Himno Nacional Mexicano



Enlarge picture
Front page of the sheet music to the Mexican anthem
The National Anthem of Mexico (Spanish: Himno Nacional Mexicano) was officially adopted in 1943. The lyrics of the national anthem, which allude to Mexican victories in the heat of battle and cries of defending the homeland, were composed by poet Francisco González Bocanegra in 1853, after his fiancée locked him in a room. In 1854, Jaime Nunó arranged the music which now accompanies González's poem. The anthem, consisting of ten stanzas and a chorus, entered into use on September 16, 1854. From 1854 until its official adoption, the lyrics underwent several modifications due to political changes in the country. Unofficially, the anthem is sometimes called "Mexicanos, al grito de guerra" (Spanish for "Mexicans, at the cry of war") which is also the first line of the chorus.

Composition

Lyrics competition

Enlarge picture
Francisco González Bocanegra
Enlarge picture
Jaime Nunó
On November 12, 1853, President Antonio López de Santa Anna announced a competition to write a national anthem for Mexico. The competition offered a prize for the best poetic composition representing patriotic ideals. Francisco González Bocanegra, a talented poet, was not interested in participating in the competition. He argued that writing love poems involved very different skills from the ones required to write a national anthem. His fiancée, Guadalupe González del Pino (or Pili), had undaunted faith in her fiancé's poetic skills and was displeased with his constant refusal to participate in spite of her constant prodding and requests from their friends. Finally she decided to take matters into her own hands. Under false pretenses, she lured him to a secluded bedroom in her parents' house, locked him into the room, and refused to let him out until he produced an entry for the competition. Inside the room in which he was temporarily imprisoned were pictures depicting various events in Mexican history which helped to inspire his work. After four hours of fluent (albeit forced) inspiration, Francisco regained his freedom by slipping all ten verses of his creation under the door. After Francisco received approval from his fiancée and her father, he submitted the poem and won the competition by unanimous vote.[1] González was announced the winner in the publication Official Journal of the Federation (DOF) on February 3, 1854.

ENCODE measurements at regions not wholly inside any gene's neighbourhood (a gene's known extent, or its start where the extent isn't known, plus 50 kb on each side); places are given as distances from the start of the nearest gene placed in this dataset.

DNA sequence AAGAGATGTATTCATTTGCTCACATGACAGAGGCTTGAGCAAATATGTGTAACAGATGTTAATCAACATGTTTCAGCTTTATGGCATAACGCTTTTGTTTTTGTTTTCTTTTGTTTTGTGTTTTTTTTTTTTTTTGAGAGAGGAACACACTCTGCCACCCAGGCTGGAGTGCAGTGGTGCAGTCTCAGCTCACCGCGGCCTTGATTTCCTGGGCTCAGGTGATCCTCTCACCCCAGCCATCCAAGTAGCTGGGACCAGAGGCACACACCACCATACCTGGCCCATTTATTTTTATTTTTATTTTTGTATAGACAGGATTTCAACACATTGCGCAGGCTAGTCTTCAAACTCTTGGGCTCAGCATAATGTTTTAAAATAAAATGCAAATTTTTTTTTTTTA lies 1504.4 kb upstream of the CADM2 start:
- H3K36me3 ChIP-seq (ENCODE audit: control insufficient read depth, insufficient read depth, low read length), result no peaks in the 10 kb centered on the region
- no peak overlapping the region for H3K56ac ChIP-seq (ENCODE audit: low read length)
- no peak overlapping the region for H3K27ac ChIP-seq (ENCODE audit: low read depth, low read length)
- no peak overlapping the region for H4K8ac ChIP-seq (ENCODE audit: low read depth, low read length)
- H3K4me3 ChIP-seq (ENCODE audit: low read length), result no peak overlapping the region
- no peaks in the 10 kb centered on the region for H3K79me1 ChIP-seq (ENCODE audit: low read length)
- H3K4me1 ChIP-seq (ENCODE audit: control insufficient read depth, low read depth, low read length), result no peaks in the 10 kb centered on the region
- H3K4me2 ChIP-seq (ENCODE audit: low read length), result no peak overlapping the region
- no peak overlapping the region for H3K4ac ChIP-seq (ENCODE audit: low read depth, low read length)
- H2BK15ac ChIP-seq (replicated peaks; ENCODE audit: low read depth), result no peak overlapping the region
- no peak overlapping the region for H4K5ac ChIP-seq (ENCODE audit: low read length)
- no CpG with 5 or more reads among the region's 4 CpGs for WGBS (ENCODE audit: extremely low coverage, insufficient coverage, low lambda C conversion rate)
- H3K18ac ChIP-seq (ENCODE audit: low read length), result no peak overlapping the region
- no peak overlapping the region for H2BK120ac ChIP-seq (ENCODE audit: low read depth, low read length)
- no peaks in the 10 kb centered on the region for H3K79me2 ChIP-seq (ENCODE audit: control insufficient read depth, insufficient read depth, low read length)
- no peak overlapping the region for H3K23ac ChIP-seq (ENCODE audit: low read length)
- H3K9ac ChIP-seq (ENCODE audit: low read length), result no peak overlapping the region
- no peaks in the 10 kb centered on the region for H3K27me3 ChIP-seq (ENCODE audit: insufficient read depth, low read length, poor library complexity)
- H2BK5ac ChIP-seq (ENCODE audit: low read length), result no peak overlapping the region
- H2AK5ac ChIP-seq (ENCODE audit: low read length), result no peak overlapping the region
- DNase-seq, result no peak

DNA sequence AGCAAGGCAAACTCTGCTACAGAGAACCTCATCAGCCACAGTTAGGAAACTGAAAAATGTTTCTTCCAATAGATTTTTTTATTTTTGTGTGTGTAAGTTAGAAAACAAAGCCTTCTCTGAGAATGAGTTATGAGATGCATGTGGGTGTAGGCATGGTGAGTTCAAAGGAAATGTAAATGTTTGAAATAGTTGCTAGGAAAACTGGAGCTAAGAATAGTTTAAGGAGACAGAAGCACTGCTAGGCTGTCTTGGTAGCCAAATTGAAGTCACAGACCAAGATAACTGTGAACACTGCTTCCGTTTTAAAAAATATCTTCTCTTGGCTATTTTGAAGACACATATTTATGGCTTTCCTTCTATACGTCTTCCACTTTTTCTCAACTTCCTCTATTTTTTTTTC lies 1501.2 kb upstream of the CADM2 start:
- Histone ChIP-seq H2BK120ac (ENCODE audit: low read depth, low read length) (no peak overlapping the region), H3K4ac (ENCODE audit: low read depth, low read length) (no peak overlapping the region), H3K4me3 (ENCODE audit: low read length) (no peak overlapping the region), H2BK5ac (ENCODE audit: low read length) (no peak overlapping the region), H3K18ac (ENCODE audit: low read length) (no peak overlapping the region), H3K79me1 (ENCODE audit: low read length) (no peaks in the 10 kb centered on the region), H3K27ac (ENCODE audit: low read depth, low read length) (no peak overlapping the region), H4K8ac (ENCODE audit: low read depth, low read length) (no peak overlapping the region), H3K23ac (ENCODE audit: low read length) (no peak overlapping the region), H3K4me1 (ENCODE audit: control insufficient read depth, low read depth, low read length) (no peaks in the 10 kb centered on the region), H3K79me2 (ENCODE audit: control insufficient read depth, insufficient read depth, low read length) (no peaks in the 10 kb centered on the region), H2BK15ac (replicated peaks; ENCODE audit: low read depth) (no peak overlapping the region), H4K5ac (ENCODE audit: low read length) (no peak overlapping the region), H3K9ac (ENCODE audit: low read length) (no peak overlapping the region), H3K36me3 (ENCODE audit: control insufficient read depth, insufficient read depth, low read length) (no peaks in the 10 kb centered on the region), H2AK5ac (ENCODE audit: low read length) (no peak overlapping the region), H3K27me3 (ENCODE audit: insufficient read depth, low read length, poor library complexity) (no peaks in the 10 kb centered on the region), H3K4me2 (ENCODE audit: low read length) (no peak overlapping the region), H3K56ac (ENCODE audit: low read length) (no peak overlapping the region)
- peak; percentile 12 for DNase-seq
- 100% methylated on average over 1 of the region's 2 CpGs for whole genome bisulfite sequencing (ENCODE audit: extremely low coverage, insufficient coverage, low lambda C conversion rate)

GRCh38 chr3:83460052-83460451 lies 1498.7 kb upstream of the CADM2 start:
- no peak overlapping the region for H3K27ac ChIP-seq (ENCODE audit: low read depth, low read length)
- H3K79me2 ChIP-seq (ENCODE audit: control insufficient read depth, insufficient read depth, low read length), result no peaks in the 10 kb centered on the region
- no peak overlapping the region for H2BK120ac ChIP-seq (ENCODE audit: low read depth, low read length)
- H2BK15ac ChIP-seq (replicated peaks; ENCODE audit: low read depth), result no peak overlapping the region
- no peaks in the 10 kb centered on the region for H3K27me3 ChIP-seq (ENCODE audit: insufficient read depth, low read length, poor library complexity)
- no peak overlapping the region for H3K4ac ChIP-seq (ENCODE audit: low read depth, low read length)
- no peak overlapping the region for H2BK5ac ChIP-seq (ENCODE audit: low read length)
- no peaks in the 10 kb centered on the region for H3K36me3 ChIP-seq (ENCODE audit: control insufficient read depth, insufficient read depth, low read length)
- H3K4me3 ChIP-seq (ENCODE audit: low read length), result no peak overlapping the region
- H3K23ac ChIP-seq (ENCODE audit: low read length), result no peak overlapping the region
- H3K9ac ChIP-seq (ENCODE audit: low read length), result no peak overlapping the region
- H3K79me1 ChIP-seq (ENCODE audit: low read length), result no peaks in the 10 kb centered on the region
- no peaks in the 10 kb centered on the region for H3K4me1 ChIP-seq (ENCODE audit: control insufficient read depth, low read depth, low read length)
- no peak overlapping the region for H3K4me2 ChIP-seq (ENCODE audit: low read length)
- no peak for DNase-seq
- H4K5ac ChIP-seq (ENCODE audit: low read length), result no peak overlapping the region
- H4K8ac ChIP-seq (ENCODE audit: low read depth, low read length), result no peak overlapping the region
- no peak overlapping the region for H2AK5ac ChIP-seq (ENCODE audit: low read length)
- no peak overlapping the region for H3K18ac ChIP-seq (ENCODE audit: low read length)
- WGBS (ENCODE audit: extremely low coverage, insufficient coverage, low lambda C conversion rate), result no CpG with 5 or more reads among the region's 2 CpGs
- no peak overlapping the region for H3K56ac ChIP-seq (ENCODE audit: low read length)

Music competition

At the same time the lyrics were chosen, a set of music was chosen. The winner was Juan Bottesini, but his entry was disliked due to aesthetics. This rejection caused a second national contest to find music for the lyrics.[2] At the end of the second contest, the music that was chosen for González's lyrics was composed by Jaime Nunó, a Spanish-born band leader. At the time of the second anthem competition, Nunó was the leader of several Mexican military bands. He had been invited to direct these bands by President Santa Anna, whom he had met in Cuba. About the time that Nunó first came to Mexico to start performing with the bands, Santa Anna was making his announcement about creating a national anthem for Mexico. Out of the few musical compositions submitted, Nunó's music, titled "God and Freedom" (Dios y libertad), was chosen as the winner on August 12, 1854.[3] The anthem was officially adopted on Independence Day, September 16 of that same year. The inaugural interpretation was directed by Juan Bottesini, sung by soprano Claudia Florenti and tenor Lorenzo Salvi at the Santa Anna Theatre (now known as the National Theatre of Mexico).[4][2]

Lyrics

Officially since 1943, the full national anthem consists of the chorus, 1st stanza, 5th stanza, 6th stanza and 10th stanza. The modification of the lyrics was ordered by President Manuel Ávila Camacho in a decree printed in the Diario Oficial de la Federación.[5] When the anthem is played at sporting events, such as the Olympic Games, the only parts of the anthem that are played are the chorus, 1st stanza and the chorus. When opening and closing television and or radio programming, stations have sometimes played a modified national anthem consisting of the chorus, 1st stanza, chorus, 10th stanza and chorus.

Notes: The word "Patria" in the Spanish language is the form of the English term of 'homeland.'

National Anthem of Mexico

Coro: Mexicanos, al grito de guerra
el acero aprestad y el bridón.
Y retiemble en sus centros la tierra,
al sonoro rugir del cañón.
¡Y retiemble en sus centros la tierra,
al sonoro rugir del cañón!
Chorus:[3]

Mexicans, at the cry of war,